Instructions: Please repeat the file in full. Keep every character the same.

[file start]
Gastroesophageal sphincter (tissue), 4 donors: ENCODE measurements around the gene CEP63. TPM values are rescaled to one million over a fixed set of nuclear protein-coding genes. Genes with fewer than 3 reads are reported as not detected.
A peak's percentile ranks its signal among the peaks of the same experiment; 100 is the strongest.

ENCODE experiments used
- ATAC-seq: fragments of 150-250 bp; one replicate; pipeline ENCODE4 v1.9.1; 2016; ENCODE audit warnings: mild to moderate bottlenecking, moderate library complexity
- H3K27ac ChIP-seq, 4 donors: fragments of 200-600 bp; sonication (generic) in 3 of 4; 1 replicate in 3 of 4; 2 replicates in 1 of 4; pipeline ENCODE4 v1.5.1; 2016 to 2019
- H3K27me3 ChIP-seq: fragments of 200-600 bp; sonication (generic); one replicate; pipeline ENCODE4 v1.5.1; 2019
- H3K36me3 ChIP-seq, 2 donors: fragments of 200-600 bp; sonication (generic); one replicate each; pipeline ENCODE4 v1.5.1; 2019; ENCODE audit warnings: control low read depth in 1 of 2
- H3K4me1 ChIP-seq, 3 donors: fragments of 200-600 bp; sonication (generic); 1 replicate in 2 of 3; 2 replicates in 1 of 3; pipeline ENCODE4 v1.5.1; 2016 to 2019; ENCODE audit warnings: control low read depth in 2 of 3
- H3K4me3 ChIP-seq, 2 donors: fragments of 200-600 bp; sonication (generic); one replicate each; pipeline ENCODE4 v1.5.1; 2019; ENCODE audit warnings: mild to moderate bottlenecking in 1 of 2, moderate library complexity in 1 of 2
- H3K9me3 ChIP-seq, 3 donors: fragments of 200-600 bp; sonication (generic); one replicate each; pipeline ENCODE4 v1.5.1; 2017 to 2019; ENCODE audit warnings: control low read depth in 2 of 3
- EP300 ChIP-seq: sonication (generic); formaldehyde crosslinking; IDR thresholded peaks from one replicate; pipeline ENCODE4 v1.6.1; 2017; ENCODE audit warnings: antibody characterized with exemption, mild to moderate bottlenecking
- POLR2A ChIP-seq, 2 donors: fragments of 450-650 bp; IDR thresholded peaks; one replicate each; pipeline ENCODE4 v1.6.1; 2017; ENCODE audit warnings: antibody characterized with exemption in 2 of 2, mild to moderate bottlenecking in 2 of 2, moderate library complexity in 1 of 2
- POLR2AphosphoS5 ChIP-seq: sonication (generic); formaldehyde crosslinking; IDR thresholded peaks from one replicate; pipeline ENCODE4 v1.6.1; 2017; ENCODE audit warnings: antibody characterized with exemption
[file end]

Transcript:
Gastroesophageal sphincter (tissue), 4 donors: ENCODE measurements around the gene CEP63. TPM values are rescaled to one million over a fixed set of nuclear protein-coding genes. Genes with fewer than 3 reads are reported as not detected.
A peak's percentile ranks its signal among the peaks of the same experiment; 100 is the strongest.

ENCODE experiments used
- ATAC-seq: fragments of 150-250 bp; one replicate; pipeline ENCODE4 v1.9.1; 2016; ENCODE audit warnings: mild to moderate bottlenecking, moderate library complexity
- H3K27ac ChIP-seq, 4 donors: fragments of 200-600 bp; sonication (generic) in 3 of 4; 1 replicate in 3 of 4; 2 replicates in 1 of 4; pipeline ENCODE4 v1.5.1; 2016 to 2019
- H3K27me3 ChIP-seq: fragments of 200-600 bp; sonication (generic); one replicate; pipeline ENCODE4 v1.5.1; 2019
- H3K36me3 ChIP-seq, 2 donors: fragments of 200-600 bp; sonication (generic); one replicate each; pipeline ENCODE4 v1.5.1; 2019; ENCODE audit warnings: control low read depth in 1 of 2
- H3K4me1 ChIP-seq, 3 donors: fragments of 200-600 bp; sonication (generic); 1 replicate in 2 of 3; 2 replicates in 1 of 3; pipeline ENCODE4 v1.5.1; 2016 to 2019; ENCODE audit warnings: control low read depth in 2 of 3
- H3K4me3 ChIP-seq, 2 donors: fragments of 200-600 bp; sonication (generic); one replicate each; pipeline ENCODE4 v1.5.1; 2019; ENCODE audit warnings: mild to moderate bottlenecking in 1 of 2, moderate library complexity in 1 of 2
- H3K9me3 ChIP-seq, 3 donors: fragments of 200-600 bp; sonication (generic); one replicate each; pipeline ENCODE4 v1.5.1; 2017 to 2019; ENCODE audit warnings: control low read depth in 2 of 3
- EP300 ChIP-seq: sonication (generic); formaldehyde crosslinking; IDR thresholded peaks from one replicate; pipeline ENCODE4 v1.6.1; 2017; ENCODE audit warnings: antibody characterized with exemption, mild to moderate bottlenecking
- POLR2A ChIP-seq, 2 donors: fragments of 450-650 bp; IDR thresholded peaks; one replicate each; pipeline ENCODE4 v1.6.1; 2017; ENCODE audit warnings: antibody characterized with exemption in 2 of 2, mild to moderate bottlenecking in 2 of 2, moderate library complexity in 1 of 2
- POLR2AphosphoS5 ChIP-seq: sonication (generic); formaldehyde crosslinking; IDR thresholded peaks from one replicate; pipeline ENCODE4 v1.6.1; 2017; ENCODE audit warnings: antibody characterized with exemption